Ramleh Commonwealth War Graves Commission Cemetery
|This article needs additional citations for verification. (January 2009) (Learn how and when to remove this template message)|
|Commonwealth War Graves Commission|
|Used for those deceased 1917–1948|
near Ramla, Israel
|Total burials||3,300 (World War I)
1,168 (World War II)
525 (Mandatory Palestine)
|Unknown burials||964 (World War I)|
|328 (inaccessible cemeteries)|
|Burials by nation|
Commonwealth Soldiers First World War :
Other Soldiers First World War
The cemetery grounds were assigned to the United Kingdom in perpetuity by the municipality of Ramla in recognition of the sacrifices made by the British Empire in the defence and liberation of Palestine during the war. It is the largest cemetery for Commonwealth forces in Israel.
The cemetery lies on a plain looking towards the hills of Judea in the general direction of Jerusalem. The location is close to the site of the Battle of Junction Station (13 to 14 November 1917). The cemetery was in use throughout the period of Mandatory Palestine, including the World War II, up to the start of May 1948. British burials of the few troops who stayed until end of June 1948 in order to finish the evacuation are buried in Khayat Beach War Cemetery in Haifa.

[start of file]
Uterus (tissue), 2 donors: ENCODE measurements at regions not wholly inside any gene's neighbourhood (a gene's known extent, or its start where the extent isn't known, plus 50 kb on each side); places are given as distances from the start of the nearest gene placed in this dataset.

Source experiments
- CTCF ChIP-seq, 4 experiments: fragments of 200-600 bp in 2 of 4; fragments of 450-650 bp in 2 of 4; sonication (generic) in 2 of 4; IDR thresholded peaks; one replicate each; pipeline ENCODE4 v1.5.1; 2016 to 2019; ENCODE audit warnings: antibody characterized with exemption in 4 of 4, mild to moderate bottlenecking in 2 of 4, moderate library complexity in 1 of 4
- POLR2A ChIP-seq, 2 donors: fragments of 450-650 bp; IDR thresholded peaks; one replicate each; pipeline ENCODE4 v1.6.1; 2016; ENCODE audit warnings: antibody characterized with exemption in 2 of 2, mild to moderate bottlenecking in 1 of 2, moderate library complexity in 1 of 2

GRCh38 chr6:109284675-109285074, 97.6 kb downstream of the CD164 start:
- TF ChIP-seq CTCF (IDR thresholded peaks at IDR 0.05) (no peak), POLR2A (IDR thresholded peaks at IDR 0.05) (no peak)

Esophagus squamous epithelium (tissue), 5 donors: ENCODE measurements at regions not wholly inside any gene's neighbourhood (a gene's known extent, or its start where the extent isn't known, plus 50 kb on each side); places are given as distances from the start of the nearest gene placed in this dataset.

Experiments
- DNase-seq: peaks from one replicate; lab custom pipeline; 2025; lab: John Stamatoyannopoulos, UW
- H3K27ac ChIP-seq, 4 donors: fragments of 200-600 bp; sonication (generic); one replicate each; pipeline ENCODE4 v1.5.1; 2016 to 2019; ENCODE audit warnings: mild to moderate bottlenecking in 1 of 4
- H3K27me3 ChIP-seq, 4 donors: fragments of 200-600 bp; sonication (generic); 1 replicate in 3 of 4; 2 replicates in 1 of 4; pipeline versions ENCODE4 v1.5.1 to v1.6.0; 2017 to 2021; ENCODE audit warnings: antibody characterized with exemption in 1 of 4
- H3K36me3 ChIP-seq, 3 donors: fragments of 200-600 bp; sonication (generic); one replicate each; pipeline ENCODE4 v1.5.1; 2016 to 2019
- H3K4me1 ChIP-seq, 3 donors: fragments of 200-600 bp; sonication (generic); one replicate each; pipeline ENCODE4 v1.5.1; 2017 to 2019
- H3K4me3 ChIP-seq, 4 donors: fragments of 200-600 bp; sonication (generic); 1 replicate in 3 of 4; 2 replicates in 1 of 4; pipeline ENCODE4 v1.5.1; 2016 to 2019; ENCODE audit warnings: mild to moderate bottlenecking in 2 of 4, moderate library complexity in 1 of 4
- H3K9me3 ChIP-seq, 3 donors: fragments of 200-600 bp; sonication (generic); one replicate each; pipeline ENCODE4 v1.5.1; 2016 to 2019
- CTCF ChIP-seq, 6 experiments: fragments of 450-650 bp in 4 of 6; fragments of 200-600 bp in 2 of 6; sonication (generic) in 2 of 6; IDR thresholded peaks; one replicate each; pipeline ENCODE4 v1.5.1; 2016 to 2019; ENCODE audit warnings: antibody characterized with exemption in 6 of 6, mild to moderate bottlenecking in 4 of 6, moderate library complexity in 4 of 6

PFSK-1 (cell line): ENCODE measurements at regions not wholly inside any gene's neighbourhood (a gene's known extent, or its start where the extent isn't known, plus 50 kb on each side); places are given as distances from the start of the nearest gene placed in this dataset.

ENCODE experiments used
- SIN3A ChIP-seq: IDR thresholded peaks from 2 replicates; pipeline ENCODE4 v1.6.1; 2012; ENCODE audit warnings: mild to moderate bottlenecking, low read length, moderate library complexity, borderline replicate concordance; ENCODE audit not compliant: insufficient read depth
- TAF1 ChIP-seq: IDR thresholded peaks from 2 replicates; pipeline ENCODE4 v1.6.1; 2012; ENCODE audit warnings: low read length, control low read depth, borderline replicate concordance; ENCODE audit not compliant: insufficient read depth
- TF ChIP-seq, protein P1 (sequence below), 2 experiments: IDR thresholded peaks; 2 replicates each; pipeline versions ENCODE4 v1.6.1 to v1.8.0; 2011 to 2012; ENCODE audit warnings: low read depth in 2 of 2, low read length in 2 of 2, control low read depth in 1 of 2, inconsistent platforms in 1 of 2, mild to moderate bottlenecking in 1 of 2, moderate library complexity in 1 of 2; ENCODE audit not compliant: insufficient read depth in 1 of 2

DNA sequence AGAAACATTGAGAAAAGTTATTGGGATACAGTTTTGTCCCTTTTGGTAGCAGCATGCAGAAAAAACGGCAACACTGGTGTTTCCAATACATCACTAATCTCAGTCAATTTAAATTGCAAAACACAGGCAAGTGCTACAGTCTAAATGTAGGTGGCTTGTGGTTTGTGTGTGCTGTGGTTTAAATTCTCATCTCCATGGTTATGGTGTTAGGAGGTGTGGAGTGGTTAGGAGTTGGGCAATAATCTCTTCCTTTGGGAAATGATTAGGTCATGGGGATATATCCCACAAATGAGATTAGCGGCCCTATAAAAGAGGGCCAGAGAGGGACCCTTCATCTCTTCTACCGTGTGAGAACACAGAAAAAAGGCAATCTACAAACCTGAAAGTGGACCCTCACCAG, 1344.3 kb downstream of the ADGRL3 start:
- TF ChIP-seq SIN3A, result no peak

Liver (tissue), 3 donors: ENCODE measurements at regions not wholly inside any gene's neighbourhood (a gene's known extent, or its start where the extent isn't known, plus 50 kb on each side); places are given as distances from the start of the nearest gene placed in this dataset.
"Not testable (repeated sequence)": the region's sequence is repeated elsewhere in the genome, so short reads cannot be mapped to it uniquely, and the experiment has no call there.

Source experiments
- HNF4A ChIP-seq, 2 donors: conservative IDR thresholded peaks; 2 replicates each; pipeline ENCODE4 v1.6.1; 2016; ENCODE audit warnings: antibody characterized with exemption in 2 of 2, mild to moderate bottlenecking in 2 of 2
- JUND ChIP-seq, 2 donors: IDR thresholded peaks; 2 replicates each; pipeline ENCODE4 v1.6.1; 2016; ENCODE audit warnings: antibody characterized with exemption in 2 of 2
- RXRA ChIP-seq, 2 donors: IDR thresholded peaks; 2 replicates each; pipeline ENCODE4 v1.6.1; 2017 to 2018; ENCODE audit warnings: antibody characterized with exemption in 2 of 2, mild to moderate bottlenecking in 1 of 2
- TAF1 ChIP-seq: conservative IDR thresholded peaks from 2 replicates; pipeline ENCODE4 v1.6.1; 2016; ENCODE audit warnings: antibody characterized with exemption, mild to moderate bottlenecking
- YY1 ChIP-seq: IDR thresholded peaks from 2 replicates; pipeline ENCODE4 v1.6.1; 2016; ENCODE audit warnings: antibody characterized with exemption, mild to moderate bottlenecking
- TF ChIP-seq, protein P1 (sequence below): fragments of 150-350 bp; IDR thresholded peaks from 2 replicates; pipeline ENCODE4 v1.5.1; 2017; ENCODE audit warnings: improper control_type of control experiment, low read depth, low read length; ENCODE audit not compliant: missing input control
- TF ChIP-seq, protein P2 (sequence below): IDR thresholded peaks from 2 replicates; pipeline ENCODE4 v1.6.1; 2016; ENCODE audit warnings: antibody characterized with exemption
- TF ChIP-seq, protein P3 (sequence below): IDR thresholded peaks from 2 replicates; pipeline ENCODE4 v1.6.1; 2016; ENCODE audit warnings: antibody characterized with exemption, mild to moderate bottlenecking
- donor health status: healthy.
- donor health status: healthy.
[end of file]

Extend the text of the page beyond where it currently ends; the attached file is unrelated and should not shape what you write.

One notable grave from the World War I period is that of politician and soldier Neil Primrose. Among those buried in the cemetery are the two British sergeants, Mervyn Paice and Clifford Martin, who were hanged by the Irgun in 1947 in response to the death sentences carried out on three of their members by the British Mandate authorities.
In 2010, the grave of a British soldier named Harry Potter was listed on the Ramle's tourism website after becoming a popular tourist spot following the worldwide fame of the fictional wizard with the same name.
|Wikimedia Commons has media related to Ramleh Commonwealth War Graves Commission Cemetery.|